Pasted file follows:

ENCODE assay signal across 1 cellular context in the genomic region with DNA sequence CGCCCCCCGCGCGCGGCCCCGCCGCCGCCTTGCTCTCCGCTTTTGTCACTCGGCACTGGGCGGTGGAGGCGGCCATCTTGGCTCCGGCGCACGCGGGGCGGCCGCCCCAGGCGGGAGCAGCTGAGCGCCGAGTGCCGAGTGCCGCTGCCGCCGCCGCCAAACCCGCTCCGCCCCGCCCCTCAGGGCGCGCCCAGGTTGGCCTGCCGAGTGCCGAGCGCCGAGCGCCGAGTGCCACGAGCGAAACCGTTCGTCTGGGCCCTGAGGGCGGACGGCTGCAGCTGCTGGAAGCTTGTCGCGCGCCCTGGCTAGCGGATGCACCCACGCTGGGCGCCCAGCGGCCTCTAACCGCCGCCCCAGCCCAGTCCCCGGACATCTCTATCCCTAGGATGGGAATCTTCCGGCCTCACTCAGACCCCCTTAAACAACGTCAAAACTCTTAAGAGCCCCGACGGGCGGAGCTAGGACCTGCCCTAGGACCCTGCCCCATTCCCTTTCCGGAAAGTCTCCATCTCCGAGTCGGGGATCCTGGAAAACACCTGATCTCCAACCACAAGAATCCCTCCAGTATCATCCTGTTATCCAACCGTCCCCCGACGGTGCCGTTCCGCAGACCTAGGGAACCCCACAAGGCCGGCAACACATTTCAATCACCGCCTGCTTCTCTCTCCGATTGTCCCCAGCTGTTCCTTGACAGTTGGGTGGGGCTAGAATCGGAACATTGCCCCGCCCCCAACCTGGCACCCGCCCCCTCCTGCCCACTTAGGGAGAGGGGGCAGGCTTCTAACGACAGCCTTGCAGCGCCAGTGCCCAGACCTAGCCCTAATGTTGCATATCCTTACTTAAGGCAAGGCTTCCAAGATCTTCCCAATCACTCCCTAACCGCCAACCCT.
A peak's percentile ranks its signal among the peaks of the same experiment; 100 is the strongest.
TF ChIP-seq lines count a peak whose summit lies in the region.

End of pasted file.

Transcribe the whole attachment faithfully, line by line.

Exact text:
ENCODE assay signal across 1 cellular context in the genomic region with DNA sequence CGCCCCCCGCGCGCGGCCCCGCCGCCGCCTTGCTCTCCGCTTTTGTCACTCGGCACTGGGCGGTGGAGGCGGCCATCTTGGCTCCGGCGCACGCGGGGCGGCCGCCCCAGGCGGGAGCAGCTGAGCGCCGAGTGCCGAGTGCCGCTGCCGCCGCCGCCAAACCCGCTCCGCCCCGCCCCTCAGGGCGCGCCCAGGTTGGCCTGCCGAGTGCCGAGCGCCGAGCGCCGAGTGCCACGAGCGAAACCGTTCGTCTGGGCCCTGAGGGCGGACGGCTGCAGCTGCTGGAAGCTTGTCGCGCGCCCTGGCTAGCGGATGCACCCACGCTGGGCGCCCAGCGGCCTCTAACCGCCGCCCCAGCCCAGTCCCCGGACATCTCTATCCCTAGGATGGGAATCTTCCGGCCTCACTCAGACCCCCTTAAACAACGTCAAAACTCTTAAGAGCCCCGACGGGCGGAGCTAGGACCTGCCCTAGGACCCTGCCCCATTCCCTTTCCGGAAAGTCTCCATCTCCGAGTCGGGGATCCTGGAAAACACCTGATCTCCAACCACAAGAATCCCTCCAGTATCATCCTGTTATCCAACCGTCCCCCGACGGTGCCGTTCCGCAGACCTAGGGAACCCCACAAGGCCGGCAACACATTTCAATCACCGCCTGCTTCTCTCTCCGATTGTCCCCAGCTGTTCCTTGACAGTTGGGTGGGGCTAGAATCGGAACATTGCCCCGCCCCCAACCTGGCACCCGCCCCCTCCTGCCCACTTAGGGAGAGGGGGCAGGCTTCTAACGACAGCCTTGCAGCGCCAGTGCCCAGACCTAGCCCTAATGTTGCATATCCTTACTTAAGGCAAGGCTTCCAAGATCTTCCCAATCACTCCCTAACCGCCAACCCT.
A peak's percentile ranks its signal among the peaks of the same experiment; 100 is the strongest.
TF ChIP-seq lines count a peak whose summit lies in the region.